Navigation Links
Striking ecological impact on Canada's Arctic coastline linked to global climate change
Date:5/16/2011

Scientists from Queen's and Carleton universities head a national multidisciplinary research team that has uncovered startling new evidence of the destructive impact of global climate change on North America's largest Arctic delta.

"One of the most ominous threats of global warming today is from rising sea levels, which can cause marine waters to inundate the land," says the team's co-leader, Queen's graduate student Joshua Thienpont. "The threat is especially acute in polar regions, where shrinking sea ice increases the risk of storm surges."

By studying growth rings from coastal shrubs and lake sediments in the Mackenzie Delta region of the Northwest Territories the scene of a widespread and ecologically destructive storm surge in 1999 the researchers have discovered that the impact of these salt-water surges is unprecedented in the 1,000-year history of the lake.

"This had been predicted by all the models and now we have empirical evidence," says team co-leader Michael Pisaric, a geography professor at Carleton. The Inuvialuit, who live in the northwest Arctic, identified that a major surge had occurred in 1999, and assisted with field work.

The researchers studied the impact of salt water flooding on alder bushes along the coastline. More than half of the shrubs sampled were dead within a year of the 1999 surge, while an additional 37 per cent died within five years. A decade after the flood, the soils still contained high concentrations of salt. In addition, sediment core profiles from inland lakes revealed dramatic changes in the aquatic life with a striking shift from fresh to salt-water species following the storm surge.

"Our findings show this is ecologically unprecedented over the last millennium," says Queen's biology professor and team member John Smol, Canada Research Chair in Environmental Change and winner of the 2004 NSERC Herzberg Gold Medal as Canada's top scientist. "The Arctic is on the front line of climate change. It's a bellwether of things to come: what affects the Arctic eventually will affect us all."

Since nearly all Arctic indigenous communities are coastal, the damage from future surges could also have significant social impacts. The team predicts that sea ice cover, sea levels and the frequency and intensity of storms and marine storm surges will become more variable in the 21st century.

Other members of the team include Trevor Lantz from the University of Victoria, Steven Kokelj from Indian and Northern Affairs Canada, Steven Solomon from the Geological Survey of Canada and Queen's undergraduate student Holly Nesbitt. Their findings are published in the prestigious international journal Proceedings of the National Academy of Sciences.


'/>"/>

Contact: Nancy Dorrance
nancy.dorrance@queensu.ca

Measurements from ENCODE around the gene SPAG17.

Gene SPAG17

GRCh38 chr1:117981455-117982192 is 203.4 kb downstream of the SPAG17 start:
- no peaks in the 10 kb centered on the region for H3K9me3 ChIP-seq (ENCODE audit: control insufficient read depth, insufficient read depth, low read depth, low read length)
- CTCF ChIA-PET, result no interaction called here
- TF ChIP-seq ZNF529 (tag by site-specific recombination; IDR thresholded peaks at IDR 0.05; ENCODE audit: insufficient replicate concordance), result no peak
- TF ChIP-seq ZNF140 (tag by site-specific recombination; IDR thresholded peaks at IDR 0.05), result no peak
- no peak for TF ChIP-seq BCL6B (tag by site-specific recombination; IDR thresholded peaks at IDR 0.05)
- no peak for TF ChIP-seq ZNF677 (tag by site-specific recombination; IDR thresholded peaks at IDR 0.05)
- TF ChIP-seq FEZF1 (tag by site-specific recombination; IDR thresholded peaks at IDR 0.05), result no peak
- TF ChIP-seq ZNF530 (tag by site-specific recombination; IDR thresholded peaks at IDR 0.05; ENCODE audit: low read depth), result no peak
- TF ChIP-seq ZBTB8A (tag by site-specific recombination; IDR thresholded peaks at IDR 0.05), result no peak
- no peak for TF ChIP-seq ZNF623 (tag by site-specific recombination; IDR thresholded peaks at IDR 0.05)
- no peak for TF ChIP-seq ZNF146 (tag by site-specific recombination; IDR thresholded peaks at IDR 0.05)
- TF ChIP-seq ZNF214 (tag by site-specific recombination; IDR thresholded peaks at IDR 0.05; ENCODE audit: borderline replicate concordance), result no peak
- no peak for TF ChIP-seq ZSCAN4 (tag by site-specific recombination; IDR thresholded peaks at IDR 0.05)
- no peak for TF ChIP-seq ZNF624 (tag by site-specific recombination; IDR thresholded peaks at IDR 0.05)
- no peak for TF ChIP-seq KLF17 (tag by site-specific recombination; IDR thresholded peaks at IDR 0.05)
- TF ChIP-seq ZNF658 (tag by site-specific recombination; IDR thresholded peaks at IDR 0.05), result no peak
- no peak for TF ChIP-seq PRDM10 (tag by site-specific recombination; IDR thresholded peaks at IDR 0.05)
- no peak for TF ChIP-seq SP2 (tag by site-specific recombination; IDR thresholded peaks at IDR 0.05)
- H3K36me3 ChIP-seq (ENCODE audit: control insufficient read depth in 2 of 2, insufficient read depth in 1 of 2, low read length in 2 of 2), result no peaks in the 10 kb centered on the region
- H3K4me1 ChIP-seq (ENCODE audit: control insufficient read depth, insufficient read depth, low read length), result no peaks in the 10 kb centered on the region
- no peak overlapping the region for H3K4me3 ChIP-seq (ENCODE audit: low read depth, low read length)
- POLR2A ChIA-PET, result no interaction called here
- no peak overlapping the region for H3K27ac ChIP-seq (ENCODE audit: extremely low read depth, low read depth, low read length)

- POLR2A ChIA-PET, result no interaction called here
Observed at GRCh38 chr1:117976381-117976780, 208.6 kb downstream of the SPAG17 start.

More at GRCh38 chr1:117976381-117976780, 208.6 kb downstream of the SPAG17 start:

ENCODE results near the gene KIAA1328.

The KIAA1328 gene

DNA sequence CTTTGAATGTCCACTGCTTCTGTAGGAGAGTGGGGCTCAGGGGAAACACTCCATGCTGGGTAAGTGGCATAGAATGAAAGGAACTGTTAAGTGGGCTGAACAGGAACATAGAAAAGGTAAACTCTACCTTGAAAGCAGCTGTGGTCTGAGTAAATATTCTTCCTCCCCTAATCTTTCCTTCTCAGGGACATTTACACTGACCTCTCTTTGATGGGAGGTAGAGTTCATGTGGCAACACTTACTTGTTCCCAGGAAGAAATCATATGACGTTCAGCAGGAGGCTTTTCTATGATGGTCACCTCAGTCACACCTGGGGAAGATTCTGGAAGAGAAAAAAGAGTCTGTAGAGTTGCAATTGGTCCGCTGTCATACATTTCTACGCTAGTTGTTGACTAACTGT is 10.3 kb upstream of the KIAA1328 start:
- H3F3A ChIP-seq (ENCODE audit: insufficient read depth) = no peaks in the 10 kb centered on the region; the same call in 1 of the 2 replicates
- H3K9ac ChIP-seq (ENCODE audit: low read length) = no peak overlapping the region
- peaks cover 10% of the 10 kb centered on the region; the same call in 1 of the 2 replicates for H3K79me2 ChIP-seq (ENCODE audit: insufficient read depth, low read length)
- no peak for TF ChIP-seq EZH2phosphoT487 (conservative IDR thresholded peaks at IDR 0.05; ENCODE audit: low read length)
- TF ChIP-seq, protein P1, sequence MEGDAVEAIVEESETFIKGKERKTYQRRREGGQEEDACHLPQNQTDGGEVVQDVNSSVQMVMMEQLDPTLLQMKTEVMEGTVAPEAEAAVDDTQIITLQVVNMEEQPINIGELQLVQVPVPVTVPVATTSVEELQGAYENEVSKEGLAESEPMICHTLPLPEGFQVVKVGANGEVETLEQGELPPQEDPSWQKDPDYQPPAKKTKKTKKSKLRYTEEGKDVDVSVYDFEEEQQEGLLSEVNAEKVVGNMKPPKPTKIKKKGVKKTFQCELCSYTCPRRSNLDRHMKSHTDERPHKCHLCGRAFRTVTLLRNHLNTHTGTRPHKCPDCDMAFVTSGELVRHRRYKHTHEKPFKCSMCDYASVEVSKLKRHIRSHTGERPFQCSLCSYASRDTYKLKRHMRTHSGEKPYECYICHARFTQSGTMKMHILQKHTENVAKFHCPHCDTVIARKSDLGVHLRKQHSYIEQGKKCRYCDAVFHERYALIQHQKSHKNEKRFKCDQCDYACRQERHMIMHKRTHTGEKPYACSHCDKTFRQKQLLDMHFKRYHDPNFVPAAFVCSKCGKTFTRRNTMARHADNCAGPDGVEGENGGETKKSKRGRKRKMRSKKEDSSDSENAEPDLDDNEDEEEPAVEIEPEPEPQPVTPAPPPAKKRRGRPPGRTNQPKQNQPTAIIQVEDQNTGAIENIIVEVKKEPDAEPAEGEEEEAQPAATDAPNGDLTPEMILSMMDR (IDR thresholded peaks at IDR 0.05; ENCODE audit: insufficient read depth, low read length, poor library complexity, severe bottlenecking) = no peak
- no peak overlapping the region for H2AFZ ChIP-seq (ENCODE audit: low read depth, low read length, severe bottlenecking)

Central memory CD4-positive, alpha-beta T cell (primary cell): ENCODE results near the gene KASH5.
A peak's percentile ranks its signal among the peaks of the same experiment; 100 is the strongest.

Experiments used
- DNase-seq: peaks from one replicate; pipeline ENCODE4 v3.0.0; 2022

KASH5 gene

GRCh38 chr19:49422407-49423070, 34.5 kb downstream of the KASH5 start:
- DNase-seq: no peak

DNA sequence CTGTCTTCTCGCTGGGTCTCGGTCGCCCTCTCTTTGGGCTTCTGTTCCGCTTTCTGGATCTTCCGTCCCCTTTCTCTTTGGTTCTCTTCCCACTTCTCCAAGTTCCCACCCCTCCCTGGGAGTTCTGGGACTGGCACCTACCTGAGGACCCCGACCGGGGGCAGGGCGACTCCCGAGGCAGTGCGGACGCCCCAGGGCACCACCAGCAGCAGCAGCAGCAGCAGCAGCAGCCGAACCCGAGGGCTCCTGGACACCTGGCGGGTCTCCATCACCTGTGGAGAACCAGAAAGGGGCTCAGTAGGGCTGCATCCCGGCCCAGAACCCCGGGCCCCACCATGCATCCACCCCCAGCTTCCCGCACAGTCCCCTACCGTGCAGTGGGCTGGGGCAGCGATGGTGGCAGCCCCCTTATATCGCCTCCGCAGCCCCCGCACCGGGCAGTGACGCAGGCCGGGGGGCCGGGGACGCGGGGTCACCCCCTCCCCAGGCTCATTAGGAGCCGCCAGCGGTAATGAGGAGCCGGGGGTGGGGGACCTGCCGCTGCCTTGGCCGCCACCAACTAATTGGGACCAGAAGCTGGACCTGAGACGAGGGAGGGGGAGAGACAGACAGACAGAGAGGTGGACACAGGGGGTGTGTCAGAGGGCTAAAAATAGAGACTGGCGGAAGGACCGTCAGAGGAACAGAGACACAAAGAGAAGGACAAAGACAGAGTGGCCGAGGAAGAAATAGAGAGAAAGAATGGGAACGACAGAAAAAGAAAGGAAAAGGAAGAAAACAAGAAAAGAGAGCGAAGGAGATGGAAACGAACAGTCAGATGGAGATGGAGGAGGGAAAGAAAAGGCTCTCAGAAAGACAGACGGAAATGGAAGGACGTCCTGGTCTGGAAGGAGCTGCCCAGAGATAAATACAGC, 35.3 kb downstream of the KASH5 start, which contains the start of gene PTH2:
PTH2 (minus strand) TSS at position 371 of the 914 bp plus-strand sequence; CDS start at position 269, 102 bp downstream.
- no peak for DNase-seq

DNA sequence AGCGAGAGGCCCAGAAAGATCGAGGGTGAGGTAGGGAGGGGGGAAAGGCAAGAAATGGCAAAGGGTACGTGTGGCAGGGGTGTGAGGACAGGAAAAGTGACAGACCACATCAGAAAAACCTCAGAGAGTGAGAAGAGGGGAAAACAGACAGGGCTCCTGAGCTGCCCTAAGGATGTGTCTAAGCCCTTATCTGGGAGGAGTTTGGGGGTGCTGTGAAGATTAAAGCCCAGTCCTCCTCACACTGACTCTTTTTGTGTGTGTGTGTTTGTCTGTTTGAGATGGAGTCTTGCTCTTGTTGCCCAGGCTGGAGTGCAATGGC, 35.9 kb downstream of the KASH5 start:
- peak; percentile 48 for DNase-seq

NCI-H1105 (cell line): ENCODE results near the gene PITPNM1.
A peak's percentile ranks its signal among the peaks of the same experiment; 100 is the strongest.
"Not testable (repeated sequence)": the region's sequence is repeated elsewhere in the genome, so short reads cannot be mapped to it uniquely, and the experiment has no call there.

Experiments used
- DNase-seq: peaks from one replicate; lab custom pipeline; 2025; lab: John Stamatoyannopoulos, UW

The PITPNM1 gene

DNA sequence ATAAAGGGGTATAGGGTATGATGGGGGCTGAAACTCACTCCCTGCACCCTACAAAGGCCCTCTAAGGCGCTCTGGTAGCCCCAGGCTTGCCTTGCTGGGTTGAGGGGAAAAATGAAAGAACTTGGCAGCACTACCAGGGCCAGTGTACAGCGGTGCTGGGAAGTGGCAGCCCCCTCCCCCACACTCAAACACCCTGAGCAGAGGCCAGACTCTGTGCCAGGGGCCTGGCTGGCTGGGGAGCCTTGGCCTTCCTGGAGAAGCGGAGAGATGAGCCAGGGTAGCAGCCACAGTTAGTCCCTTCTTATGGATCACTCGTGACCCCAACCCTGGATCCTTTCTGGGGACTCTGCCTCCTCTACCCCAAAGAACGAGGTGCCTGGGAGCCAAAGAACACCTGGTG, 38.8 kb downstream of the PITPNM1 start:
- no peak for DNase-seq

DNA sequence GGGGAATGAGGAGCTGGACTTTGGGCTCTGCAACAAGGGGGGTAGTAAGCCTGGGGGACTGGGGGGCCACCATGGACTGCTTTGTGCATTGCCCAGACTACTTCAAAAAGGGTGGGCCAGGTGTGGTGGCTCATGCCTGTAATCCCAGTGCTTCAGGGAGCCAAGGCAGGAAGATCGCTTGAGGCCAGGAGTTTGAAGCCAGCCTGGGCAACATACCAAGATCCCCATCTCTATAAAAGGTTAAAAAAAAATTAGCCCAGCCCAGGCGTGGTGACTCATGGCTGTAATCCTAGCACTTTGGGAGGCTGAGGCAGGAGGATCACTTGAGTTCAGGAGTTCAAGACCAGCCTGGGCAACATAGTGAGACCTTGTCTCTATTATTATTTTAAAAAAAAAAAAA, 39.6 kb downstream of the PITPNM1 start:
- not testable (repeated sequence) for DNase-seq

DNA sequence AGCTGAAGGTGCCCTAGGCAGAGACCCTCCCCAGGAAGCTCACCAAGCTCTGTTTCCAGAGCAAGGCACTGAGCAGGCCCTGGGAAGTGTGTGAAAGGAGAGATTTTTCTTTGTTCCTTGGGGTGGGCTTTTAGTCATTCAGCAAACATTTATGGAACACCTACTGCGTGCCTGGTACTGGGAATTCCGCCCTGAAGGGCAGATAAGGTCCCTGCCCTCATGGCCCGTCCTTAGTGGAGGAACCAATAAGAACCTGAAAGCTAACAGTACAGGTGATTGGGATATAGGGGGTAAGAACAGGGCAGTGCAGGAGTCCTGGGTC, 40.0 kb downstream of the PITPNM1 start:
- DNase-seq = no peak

613-533-2869
Queen's University
Source:Eurekalert  

Related biology news :

1. Striking the right balance: JBEI researchers counteract biofuel toxicity in microbes
2. Supplement produces a striking endurance boost
3. Brains, worms and computer chips have striking similarities
4. Scientists at the Ecological Society of Americas 2011 Annual Meeting to discuss global stewardship
5. UAB to prepare inventory of the worlds ecological conflicts
6. Precipitation, predators may be key in ecological regulation of infectious disease
7. Invasive mussels causing massive ecological changes in Great Lakes
8. Ecological scorecards to help assess status, trends in North Americas marine protected areas
9. Invasive plants can create positive ecological change
10. Oil in Gulf of Mexico: Biologists cite need for critical data to determine ecological consequences
11. Genetic variants linked to increased risk of common gynecological disease
Post Your Comments:
*Name:
*Comment:
*Email:
Related Image:
Striking ecological impact on Canada's Arctic coastline linked to global climate change
(Date:3/30/2017)... -- On April 6-7, 2017, Sequencing.com will host the world,s ... at Microsoft,s headquarters in Redmond, Washington ... health and wellness apps that provide a unique, personalized ... is the first hackathon for personal genomics and the ... the genomics, tech and health industries are sending teams ...
(Date:3/29/2017)...  higi, the health IT company that operates the ... , today announced a Series B investment from ... The new investment and acquisition accelerates higi,s strategy to ... population health activities through the collection and workflow integration ... collects and secures data today on behalf of over ...
(Date:3/24/2017)... The Controller General of Immigration from Maldives Mr. ... have received the prestigious international IAIR Award for the most innovative ... ... Maldives Immigration ... Algeen (small picture on the right) have received the IAIR award for ...
Breaking Biology News(10 mins):
(Date:7/20/2017)... ... July 20, 2017 , ... Resoundant, Inc. is pleased ... centers around the U.S. that offer MR Elastography for liver fibrosis staging. ... biopsy for staging liver fibrosis assessment. , “MRE:connect was created in response to ...
(Date:7/20/2017)... ... July 20, 2017 , ... ... digital pathology and artificial intelligence Tuesday, July 25, during the Association of Pathology ... Johns Hopkins Medicine. , Baras, Associate Director of Pathology Informatics, will present ...
(Date:7/18/2017)... , ... July 18, 2017 , ... ... accelerate pharmaceutical and biotherapeutics development, announces the launch of a new NTA biosensor ... chip enables researchers to study the kinetics of polyhistidine-tagged (His-tagged) molecules quickly and ...
(Date:7/18/2017)... ... ... Blood centers traditionally see a dangerous drop of blood donations during the ... community blood centers as high schools are out and many frequent donors are on ... up with the South Texas Blood & Tissue Center (STBTC), a subsidiary ...
Breaking Biology Technology: